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Caveats and cautions

The first caution to be aware of here is that PsychoJS was only written in 2016. It hasn’t been widely battle-tested and almost certainly has some rough edges. Use it carefully and check your study does what you expect.

For an in-depth examination of the pros and cons of running studies online (including a consideration of timing issues) see Woods et al (2015) https://peerj.com/articles/1058/`_

Differences between PsychoPy and PsychoJS studies

Most of the issues below affect your study if you have additional code components inserted into the study and do not affect pure Builder-based designs.

  • Builder does not convert your Python code into JavaScript. It writes the JavaScript from scratch from the experiment logic. If you use code in a Builder Component then that code will need to be valid JavaScript code. We hope, in the future, to perform rudimentary automated conversion. Even then, that will only convert the syntax but will not be able to find equivalent function names
  • Resources for your study (images, conditions files etc.) must be in the resources folder next to the html file that PsychoPy outputs. In most cases PsychoPy can find these and include them automatically but if your study

Timing expectations

In general timing of web-based experiments will be poorer than locally-run studies. That said, we think PsychoJS will have timing about as good as it can be! What are the specific considerations?

Variable internet connection: Surprisingly no, this isn’t one to worry about! PsychoJS will make sure that the script and all the recourses for your study (image files etc) are downloaded to the computer beforehand. On a slow internet connection it may take longer for your study to start but the performance won’t be limited by that while it runs. Happy days!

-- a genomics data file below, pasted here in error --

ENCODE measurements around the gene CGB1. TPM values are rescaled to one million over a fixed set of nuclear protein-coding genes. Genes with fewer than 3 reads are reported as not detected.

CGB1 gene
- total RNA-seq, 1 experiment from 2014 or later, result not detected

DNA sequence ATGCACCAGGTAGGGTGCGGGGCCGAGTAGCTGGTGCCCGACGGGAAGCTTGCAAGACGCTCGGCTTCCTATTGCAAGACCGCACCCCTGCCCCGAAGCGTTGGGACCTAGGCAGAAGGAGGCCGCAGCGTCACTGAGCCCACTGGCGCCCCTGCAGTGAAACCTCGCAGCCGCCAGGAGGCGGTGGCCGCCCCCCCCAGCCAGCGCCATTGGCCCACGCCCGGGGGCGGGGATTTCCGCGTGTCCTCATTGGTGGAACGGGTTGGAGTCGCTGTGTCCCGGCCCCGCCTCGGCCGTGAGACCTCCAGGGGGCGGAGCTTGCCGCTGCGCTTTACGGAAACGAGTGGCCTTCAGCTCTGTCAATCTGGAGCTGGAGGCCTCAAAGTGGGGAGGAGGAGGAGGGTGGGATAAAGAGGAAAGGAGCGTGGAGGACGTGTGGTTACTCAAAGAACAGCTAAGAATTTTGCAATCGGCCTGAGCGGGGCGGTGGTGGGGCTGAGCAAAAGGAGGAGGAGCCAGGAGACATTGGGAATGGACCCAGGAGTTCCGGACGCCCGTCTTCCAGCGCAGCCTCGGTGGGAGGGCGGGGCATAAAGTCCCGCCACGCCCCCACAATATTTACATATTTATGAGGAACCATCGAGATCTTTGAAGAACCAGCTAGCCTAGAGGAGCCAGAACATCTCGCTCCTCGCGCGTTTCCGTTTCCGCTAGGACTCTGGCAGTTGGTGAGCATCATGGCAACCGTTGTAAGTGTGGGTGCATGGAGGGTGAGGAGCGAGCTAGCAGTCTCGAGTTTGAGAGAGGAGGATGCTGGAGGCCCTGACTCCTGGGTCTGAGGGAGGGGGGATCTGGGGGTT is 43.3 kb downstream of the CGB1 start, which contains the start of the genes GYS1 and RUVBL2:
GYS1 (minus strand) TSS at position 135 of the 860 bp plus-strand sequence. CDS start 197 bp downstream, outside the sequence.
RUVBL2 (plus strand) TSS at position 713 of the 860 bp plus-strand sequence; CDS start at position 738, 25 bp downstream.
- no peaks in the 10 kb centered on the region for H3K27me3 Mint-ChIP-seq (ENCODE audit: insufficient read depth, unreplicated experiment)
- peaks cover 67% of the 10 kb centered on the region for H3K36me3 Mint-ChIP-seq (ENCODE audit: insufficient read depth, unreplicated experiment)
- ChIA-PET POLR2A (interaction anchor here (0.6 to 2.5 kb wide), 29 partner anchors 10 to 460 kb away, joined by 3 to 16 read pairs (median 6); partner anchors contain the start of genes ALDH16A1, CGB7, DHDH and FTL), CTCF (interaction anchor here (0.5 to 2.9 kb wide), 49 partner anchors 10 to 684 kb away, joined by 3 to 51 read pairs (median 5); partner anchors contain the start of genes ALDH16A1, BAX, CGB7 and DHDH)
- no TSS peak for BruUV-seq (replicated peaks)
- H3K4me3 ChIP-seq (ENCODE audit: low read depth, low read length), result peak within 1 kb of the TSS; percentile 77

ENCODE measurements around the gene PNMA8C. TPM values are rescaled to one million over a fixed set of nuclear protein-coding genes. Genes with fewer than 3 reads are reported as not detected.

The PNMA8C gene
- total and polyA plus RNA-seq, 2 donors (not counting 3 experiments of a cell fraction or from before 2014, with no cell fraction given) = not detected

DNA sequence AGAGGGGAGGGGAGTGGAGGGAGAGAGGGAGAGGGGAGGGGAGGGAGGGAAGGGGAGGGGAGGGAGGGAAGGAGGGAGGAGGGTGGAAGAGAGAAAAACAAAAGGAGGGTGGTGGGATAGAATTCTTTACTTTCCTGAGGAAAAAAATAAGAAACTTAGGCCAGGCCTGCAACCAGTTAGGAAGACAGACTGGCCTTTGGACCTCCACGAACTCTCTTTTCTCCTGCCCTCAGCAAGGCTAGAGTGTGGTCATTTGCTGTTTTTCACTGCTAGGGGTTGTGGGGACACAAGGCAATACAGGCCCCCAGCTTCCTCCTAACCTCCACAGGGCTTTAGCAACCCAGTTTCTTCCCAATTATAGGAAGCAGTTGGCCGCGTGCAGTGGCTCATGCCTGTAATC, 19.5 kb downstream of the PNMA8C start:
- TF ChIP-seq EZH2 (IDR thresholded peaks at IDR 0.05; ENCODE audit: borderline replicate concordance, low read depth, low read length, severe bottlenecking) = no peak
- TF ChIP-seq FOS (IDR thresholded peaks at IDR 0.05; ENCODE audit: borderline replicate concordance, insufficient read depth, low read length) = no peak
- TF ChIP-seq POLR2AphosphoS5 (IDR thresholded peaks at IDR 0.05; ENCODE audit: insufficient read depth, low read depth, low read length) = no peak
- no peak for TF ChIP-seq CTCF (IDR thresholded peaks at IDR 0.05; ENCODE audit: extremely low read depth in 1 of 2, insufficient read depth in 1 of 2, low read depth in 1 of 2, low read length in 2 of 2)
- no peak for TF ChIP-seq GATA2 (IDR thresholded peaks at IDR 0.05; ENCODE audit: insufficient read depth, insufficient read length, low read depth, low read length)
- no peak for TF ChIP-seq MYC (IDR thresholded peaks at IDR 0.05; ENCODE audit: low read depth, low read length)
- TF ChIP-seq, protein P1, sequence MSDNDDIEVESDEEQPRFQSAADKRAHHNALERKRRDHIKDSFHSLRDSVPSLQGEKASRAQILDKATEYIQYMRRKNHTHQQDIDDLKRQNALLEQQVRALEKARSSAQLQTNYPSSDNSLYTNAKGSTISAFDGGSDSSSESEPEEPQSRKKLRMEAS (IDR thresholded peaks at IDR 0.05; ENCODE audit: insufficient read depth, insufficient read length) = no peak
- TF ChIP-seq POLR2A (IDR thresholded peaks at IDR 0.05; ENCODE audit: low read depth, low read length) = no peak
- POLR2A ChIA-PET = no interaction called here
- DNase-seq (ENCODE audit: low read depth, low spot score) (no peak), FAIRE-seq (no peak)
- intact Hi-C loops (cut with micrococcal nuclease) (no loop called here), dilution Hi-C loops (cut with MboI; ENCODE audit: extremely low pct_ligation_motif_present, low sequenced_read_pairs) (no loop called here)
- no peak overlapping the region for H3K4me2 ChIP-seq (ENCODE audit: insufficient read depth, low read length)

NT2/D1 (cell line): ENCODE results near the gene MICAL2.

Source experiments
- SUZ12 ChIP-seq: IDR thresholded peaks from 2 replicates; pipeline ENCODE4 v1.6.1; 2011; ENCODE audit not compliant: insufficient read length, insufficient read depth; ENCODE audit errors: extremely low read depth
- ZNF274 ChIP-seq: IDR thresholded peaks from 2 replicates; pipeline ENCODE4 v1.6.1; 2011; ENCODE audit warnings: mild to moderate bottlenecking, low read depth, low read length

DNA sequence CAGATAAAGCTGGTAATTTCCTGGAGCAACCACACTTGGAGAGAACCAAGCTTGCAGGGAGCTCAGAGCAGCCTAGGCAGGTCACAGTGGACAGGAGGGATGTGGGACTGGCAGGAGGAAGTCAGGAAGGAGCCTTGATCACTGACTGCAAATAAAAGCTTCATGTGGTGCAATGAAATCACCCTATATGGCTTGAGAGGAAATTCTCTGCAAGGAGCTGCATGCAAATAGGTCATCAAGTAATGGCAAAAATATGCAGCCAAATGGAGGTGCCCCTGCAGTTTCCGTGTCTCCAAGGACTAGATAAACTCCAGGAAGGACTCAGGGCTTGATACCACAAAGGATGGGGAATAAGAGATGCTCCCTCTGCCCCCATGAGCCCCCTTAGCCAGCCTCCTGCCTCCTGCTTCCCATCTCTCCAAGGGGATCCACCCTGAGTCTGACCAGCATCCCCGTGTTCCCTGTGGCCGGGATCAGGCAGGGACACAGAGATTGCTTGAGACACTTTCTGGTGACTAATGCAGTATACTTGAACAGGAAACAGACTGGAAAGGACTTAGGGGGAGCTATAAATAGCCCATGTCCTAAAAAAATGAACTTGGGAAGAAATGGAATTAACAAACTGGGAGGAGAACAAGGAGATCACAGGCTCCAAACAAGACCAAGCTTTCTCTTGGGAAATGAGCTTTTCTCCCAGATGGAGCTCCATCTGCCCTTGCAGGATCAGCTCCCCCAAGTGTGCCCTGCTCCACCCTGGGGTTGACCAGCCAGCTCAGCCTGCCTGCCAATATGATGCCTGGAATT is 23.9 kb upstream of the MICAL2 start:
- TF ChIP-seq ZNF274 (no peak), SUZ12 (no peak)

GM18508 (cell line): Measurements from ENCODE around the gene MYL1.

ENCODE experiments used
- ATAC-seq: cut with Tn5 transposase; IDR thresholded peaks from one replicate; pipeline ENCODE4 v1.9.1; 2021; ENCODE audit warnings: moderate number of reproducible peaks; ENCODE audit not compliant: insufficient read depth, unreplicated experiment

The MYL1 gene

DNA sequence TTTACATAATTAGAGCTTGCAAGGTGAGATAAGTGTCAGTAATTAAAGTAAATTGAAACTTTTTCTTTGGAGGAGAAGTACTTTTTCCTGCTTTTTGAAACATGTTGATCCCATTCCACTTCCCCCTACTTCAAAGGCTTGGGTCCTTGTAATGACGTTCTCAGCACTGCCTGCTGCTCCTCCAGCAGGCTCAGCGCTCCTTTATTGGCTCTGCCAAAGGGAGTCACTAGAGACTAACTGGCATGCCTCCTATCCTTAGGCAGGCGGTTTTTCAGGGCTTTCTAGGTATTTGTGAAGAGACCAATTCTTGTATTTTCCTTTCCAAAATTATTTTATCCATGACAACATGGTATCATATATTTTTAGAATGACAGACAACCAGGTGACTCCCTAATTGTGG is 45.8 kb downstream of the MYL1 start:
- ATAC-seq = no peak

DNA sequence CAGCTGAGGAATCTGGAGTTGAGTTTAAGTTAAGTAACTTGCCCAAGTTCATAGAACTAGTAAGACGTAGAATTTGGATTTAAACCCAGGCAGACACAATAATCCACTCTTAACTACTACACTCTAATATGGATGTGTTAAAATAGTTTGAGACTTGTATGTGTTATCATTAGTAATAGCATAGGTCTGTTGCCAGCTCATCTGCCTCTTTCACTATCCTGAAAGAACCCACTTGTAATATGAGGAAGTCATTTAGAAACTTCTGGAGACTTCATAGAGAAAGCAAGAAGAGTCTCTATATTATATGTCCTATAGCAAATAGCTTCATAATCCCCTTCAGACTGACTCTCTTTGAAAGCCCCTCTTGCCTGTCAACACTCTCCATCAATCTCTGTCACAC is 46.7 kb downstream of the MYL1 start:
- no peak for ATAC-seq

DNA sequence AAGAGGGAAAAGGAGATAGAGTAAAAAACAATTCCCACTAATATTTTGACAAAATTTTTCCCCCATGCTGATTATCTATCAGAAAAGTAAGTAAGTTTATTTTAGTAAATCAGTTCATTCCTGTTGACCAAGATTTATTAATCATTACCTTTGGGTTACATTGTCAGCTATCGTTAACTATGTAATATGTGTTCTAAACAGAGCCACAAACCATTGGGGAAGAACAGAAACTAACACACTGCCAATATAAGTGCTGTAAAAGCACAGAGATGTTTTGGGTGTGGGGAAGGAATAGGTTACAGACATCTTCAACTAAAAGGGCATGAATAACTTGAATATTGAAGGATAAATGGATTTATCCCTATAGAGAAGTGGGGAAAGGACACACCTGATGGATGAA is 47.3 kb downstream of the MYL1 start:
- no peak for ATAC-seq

Visual stimuli: PsychoJS is using WebGL (high performance web rendering using advanced graphics card features) and we have confirmed that PsychoJS is able to run with frame-precise timing. So we think your stimuli will be presented for very precise times.

Response timing: Again this won’t be affected by your internet connection (because the keypresses are being time-stamped locally, at your computer, not by the web server). The major problem, as with any software, is that keyboards have long and variable latencies (10-30 ms typically). On a local lab-based setup you can get around this by using custom hardware (a button box) but this obviously isn’t possible when your user is anywhere in the world!

Supported browsers

We’d recommend running on an updated browser but pretty much any modern browser (released since roughly 2011) should be able to run these studies. It needs to support HTML5/canvas and ideally it would support WebGL (if not Canvas then will used but that is less efficient).

Specifically, these support Canvas (minimum requirement):

  • IE 9+ (released in 2011)
  • FF 10+ (released 2012)
  • Chrome 11+ (2011)
  • Safari 2.0+ (2005)
  • Opera 12+ (2011)

Browsers supporting WebGL (hardware-accelerated graphics in the browser):

  • IE 11+ (2013)
  • FF 15+ (2012)
  • Chrome 11+ (2011)
  • Safari 5.1+ (2011/12?)
  • Opera 19+